Monday, May 30, 2011

Book Review: Travels in the Scriptorium by Paul Auster

Photo taken from Goodreads

Book Info
Title:  Travels in the Scriptorium
Author:  Paul Auster
Publisher:  Henry Holt and Co.
Language: English
Format:  Hardcover
Pages:  145 pages
ISBN - 10:  0805081453
ISBN - 13:  978-0805081459
Source:  Purchased, Book Sale


From Goodreads
"An old man awakens, disoriented, in an unfamiliar chamber. With no memory of who he is or how he has arrived there, he pores over the relics on the desk, examining the circumstances of his confinement and searching his own hazy mind for clues. Both chilling and poignant, Travels in the Scriptorium is vintage Auster: mysterious texts, fluid identities, a hidden past, and, somewhere, an obscure tormentor. And yet, as we discover during one day in the life of the man--identified only as Mr. Blank--his world is not so different from our own."

Travels in the Scriptorium by Paul Auster left me hanging, speechless, and confused.  It's a story about an old man who wakes up and finds himself in a strange room, not remembering how he even got there in the  first place.  He almost could not remember anything about himself, his past, and why he was in the room.  As he tries to work out the how, what, and why, a camera is revealed to be watching his every move.  I thought it would be something action-packed, a suspense thriller.  So how the novel turned out was pretty surprising - and that is not entirely a good thing.

Needing answers, I searched some more about this novel and found that this was a book whose characters were from Auster's other books, as well as some future works.  That was when understanding dawned on me:  This story is partly autobiographical, I wish I could say more about this concept but it would ruin the suspense.  Now, if this was not my first Auster read, I probably would have gotten it straight away.  Therefore, advice to readers:  Read this if you have already read other books by Paul Auster; if you have some on your TBR, bump them up and make sure to read them first before this book.

So confusion and subsequent enlightenment aside, the story was strangely engaging as Mr. Blank, the protagonist, struggled with his memory, read a report of a man on a mission, and pieced together said report's missing ending.  A story within a story, the characters were equally intriguing and charismatic, although they seem more caricatures than real people - which is exactly what drew me to them, because they did not seem real, and never tried to be.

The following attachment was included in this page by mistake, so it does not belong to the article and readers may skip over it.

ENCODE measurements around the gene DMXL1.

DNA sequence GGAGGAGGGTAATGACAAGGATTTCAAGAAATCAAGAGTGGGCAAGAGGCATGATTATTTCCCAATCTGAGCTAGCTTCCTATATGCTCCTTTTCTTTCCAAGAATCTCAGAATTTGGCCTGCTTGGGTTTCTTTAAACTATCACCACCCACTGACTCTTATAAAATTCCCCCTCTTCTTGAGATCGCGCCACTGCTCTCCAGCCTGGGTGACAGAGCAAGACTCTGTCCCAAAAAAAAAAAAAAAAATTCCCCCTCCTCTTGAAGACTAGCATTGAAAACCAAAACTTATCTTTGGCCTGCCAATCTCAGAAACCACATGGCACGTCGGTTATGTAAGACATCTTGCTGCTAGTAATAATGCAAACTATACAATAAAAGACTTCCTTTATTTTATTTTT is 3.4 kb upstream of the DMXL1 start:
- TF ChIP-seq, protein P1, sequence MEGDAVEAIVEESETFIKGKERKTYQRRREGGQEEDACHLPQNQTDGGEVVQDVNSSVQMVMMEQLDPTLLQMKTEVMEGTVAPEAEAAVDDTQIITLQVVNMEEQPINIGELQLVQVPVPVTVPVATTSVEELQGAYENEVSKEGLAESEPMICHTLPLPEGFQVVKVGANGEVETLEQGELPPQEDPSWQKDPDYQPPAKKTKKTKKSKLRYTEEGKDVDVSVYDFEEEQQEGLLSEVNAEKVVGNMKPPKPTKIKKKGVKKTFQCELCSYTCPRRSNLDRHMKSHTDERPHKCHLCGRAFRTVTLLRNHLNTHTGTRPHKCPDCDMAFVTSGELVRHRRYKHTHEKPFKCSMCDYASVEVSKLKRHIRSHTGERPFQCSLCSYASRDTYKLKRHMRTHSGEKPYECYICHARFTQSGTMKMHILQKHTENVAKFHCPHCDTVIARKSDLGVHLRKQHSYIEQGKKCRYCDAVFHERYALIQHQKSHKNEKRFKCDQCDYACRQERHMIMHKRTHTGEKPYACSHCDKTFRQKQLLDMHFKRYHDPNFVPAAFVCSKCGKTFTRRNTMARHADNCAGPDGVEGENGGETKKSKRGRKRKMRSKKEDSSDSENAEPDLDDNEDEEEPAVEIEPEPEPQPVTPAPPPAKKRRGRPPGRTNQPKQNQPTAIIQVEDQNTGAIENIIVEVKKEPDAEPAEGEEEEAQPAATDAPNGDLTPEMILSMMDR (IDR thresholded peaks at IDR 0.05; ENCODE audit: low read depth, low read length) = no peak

The writing style was very unique as Auster approached the narration as if watching from a surveillance camera.  The reader, as if a voyeur, witnesses Mr. Blank's constant battle  with his forgetfulness, the mystery of his room, as well as the bigger mystery of the people who calls and visits him during the day.  The only knowledge that the reader is privy to without having to resort to monitoring him through the hidden camera and bugs is the old man's thoughts, which the narrator slips surreptitiously into the story.

I really regret not having read any of Auster's novels before, as he seemed to write very interesting and unique stories, and as it would help me get in on the joke way before I even finished reading this.  In a way, it was funny to read something like Travels in the Scriptorium and find some very familiar names that you were introduced to and are now haunting you in this book.

If you have any questions on this particular rating, please refer to my ratings system here.


All opinions expressed in this book review are my own and not influenced by any party in any way.

Please contact me for questions, comments, and suggestions.  

1 comment:

  1. I'm a big Paul Auster fan but haven't read this one yet. I've got to say that he really has a niche way of writing. If you would like to read Paul Auster's other books, may I recommend The Book of Illusions, Sunset Park, The Brooklyn Follies, Oracle Night or Invisible.


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